Finding Ancestral Dirty Linen in Court Records – Court records, especially local courts of petty sessions, can be an incredible resource for finding little known information on our ancestors., certainly information they may have been keen for their descendants not to know about. While Trove is helping us to more easily discover court references to our ancestors, the actual court records provide even more detail for those brave enough to look.
Finding Pictorial Sources Online – This talk looks at the range of online resources for locating illustrations, photographs and other pictorial sources for family and local history research.
Google Tools for Genealogy: Are You Making the Most of Google – This talk looks briefly at basic search strategies and how researchers can maximise their search results. It also addresses more advanced tools such as Alerts, Blogs, Books, Library, Images, Videos, Maps and Picasa.
It’s Not All Online: Where Else Can I Look – This talk is a reminder that not everything is online and that researchers still need to use archives, libraries, historical societies and museums, genealogy and family history societies and so on.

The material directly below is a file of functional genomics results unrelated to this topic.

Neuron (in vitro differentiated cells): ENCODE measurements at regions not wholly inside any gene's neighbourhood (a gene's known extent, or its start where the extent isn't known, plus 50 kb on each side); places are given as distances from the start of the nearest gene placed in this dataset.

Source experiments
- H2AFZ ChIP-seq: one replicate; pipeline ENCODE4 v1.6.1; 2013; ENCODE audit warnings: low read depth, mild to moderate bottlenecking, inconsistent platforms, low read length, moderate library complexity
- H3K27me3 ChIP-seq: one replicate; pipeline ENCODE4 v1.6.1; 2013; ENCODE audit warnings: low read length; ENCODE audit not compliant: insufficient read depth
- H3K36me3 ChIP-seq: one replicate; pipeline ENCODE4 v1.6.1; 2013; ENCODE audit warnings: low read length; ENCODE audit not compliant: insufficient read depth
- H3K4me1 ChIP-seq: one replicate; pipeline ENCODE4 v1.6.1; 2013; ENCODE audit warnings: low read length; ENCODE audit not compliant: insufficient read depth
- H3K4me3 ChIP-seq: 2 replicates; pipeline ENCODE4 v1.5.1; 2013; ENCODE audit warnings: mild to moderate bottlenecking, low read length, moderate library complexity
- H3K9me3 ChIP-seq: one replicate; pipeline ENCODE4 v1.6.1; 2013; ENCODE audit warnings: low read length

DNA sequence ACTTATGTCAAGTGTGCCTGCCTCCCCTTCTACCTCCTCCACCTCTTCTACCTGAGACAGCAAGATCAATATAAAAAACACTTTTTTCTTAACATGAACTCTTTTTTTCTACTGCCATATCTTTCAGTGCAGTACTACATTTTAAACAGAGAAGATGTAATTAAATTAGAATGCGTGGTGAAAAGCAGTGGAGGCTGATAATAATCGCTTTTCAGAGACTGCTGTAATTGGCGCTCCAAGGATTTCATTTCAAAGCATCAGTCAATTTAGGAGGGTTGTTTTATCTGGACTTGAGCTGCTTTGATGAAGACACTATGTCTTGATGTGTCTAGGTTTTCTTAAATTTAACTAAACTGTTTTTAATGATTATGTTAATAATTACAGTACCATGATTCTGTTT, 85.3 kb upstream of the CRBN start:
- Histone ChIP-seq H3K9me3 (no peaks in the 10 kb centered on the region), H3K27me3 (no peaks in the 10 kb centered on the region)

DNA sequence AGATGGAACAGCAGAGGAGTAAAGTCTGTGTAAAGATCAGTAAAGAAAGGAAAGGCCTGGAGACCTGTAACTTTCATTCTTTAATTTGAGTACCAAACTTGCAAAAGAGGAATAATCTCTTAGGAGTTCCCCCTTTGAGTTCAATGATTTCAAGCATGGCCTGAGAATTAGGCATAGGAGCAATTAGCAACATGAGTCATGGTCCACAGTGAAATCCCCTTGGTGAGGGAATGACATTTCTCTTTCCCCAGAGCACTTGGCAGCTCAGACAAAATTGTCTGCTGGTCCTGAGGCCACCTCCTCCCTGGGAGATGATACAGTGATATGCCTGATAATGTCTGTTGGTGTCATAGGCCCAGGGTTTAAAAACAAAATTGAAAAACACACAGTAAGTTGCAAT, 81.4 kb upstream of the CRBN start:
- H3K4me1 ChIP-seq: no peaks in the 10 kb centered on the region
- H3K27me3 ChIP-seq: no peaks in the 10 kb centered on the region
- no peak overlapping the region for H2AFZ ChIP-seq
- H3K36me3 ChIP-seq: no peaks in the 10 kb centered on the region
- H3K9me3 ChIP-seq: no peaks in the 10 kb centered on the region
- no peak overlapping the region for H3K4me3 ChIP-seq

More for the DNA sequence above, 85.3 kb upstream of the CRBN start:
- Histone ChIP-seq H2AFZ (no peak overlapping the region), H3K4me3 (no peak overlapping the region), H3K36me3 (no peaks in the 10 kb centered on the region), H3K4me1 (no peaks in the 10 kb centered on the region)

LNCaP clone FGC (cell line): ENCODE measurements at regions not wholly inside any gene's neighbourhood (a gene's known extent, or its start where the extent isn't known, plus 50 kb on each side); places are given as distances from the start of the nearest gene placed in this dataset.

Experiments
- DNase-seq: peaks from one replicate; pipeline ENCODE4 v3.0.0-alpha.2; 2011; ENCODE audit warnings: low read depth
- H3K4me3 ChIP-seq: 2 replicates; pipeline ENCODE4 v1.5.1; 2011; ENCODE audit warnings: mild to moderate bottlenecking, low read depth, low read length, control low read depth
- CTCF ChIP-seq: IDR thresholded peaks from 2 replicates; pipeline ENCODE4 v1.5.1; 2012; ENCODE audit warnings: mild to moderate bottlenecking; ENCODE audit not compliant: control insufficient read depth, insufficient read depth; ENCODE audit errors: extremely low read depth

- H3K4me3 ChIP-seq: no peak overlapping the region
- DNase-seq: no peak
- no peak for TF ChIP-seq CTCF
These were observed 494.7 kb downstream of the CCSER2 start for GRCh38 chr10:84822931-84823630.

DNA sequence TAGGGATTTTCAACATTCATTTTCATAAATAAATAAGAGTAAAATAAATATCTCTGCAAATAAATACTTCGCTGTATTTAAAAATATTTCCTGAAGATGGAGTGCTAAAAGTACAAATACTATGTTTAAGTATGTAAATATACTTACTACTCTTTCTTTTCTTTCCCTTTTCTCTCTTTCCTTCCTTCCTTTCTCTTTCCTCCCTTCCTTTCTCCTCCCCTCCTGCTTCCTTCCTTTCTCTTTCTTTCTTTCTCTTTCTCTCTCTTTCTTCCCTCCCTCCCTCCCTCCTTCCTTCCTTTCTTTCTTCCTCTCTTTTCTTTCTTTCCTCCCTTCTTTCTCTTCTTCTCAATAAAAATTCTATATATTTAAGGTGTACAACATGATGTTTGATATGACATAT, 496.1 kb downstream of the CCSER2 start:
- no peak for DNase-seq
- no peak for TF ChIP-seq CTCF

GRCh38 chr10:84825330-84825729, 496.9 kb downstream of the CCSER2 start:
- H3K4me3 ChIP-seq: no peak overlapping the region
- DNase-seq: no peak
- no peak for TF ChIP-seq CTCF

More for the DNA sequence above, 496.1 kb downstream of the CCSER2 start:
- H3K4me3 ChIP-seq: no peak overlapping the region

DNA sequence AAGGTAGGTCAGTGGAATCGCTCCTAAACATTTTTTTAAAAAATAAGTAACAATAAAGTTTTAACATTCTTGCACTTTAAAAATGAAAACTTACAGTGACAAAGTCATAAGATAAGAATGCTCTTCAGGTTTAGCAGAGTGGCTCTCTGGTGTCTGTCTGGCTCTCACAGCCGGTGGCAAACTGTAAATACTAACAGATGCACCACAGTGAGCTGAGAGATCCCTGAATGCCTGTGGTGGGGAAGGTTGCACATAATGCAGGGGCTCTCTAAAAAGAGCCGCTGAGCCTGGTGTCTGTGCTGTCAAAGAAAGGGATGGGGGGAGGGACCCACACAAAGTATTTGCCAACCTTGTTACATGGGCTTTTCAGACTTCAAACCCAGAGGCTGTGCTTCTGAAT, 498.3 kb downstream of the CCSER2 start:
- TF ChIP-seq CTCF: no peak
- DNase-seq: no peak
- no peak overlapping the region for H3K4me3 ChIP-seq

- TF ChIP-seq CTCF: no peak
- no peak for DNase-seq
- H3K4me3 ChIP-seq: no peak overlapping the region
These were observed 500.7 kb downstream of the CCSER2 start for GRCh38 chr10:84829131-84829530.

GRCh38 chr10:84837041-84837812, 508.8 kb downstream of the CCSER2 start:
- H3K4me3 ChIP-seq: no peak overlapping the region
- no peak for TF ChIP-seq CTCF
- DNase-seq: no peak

Making the Most of Archives: Tips for Using National and State Archives – This talk looks at family history resources available in Australian state and federal archives focussing in particular on indexes, databases and digitised records available online.
Military Ancestors: Discover Their Stories – This talk looks at tracing military ancestors in Australia from the Boer War plus WW1 and WW2 and draws on the speaker’s own research for her military ancestors. Online resources are highlighted.